Gavin Schmidt, a climate modeller at the Goddard Institute for Space Studies, and a regular contributor to the Real Climate blog, has given a quick response to Steve McIntyre's discovery of issues with the Global Historical Climatology Network's data. As noted here, this discovery has led the GHCN to re-organize its U.S. temperature rankings so that a number of recent years come out cooler than originally recorded, while several years in the 1930s come out hotter. What effect does this adjustment have on the overall case for AGW? Mr. Schmidt writes in the comments:
McIntyre noticed that there was an odd offset in the GISTEMP analysis in 2000 which turned out to be related to the transition between USHCN data to the GHCN data. The offset occurred because the USHCN corrections (for Time of Observation bias mainly) affect the more recent values in USHCN but not GHCN (as opposed to only affecting earlier values). Once notified of the problem, GISS investigated immediately, found the error, and added an extra step to the analysis to remove any jump at the transition. This only affected the US temperatures (reducing the mean by about 0.15 ºC in 2000-2006), but since the US is such a small part of the world, it doesn’t effect the global temperatures. Note that this wasn’t a problem with the USHCN data - rather in how the different data sources are melded. It also had nothing to do with any micro-site issues. - gavin]
Furthermore, when a commentator stated:
With this error, it isn’t a small percentage of the world’s temperature that is the issue. It is that the US data is a large percentage of the data available.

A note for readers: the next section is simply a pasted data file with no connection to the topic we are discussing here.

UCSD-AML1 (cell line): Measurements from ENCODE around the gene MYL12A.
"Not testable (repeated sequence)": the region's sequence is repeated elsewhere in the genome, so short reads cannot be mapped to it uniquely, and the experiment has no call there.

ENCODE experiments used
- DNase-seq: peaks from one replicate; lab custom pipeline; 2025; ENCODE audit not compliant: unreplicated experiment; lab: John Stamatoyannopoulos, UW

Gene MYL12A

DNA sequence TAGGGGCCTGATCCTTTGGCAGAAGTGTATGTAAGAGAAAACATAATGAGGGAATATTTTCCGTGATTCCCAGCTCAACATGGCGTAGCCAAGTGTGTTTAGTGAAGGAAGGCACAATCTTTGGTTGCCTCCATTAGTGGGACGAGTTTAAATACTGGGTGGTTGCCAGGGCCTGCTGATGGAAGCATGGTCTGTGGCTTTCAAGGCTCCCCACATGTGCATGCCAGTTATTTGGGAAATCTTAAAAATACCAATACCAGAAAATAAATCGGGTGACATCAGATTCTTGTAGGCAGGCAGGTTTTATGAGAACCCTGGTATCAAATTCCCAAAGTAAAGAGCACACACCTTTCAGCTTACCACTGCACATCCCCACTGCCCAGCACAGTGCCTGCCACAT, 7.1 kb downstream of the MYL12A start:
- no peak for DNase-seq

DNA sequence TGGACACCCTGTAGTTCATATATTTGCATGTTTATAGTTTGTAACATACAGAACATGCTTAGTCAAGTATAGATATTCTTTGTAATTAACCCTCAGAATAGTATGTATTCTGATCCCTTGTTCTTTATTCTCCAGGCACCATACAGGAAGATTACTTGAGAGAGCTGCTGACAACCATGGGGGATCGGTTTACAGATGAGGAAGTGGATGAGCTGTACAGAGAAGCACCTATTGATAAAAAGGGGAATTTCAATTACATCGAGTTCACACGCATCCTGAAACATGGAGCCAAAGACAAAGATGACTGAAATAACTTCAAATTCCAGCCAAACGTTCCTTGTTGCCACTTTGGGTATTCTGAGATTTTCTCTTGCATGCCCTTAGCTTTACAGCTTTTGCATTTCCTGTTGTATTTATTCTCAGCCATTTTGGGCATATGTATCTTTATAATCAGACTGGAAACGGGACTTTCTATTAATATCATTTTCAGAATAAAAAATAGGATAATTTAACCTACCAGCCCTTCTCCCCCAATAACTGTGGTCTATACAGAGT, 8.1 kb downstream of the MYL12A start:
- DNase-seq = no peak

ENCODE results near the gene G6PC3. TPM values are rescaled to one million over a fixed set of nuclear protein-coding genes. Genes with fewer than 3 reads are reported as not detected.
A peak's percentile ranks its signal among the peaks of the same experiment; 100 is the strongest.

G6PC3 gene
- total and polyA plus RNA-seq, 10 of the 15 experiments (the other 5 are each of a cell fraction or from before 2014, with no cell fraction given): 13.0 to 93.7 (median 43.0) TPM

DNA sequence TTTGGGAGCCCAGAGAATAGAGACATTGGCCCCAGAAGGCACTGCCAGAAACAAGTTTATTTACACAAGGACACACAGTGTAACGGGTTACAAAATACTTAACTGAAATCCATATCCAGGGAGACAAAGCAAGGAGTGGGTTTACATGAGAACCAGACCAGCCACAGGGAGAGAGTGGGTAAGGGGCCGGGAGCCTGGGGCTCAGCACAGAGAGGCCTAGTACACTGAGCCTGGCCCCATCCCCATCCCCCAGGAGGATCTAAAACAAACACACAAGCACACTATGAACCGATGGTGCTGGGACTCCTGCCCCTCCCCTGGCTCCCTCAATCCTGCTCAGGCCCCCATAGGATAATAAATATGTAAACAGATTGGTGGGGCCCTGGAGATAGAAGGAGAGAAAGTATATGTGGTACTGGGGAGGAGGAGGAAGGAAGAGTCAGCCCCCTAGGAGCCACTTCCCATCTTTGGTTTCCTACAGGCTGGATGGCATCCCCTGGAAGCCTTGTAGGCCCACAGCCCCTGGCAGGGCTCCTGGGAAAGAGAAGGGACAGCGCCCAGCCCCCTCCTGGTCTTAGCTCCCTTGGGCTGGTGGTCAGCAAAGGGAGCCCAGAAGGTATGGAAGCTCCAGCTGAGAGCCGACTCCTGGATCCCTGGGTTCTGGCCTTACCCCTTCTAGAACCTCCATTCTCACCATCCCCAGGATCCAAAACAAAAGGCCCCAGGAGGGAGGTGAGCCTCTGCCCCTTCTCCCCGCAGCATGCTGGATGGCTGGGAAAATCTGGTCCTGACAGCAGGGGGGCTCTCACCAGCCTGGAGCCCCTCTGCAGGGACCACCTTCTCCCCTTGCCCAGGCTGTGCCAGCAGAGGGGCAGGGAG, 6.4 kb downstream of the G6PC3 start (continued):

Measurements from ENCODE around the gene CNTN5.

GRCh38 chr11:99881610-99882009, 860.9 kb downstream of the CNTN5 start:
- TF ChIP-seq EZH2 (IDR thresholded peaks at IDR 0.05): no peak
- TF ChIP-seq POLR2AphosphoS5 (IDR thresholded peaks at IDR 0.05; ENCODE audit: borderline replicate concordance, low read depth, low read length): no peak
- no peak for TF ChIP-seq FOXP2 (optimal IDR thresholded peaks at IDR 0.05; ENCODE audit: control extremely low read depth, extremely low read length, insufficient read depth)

[Response: But the global average isn’t simply an average of all the stations divided by the number of stations. You need to adjust for area so that a high concentration of stations in one spot doesn’t bias the mean. If the US is 2% of the area, then a 0.15 ºC correction there implies only a 0.15*0.02=0.003 ºC correction to the global mean (though it’s actually a little higher because of incomplete global coverage). These things should obviously be fixed, but the implications need to be kept in perspective. - gavin]
I suspect that Mr. Schmidt is correct in his assessment, and that the adjustment to U.S. data will only marginally effect the global mean, making the "blade" of the hockey-stick graph infinitesimally less steep.
Which means that Steve Ms work is less a problem for the Science of Global Warming and more a problem for the Politics and PR end of the issue. And here it is a fairly serious concern, because who knows how many more months of delay and inaction it might give rise to? The most obvious argument his work will inspire is: how can we trust ANY of the data, now that we have discovered this particular flaw in in this particular data-set (you might notice how people are already trying to conflate McIntyre's research with the "study" of microsite issues being undertaken by Anthony Watts and the gang at Surface Stations). Secondly, while the U.S. temperature data is only a small slice of the global pie, the fact that U.S. temperatures have not risen as much as those elsewhere may well inspire an "I'm alright Jack" response from American Pols and citizens. Who cares, in other words, if its only Asians and Africans that get fried?
And of course that would be a bad thing.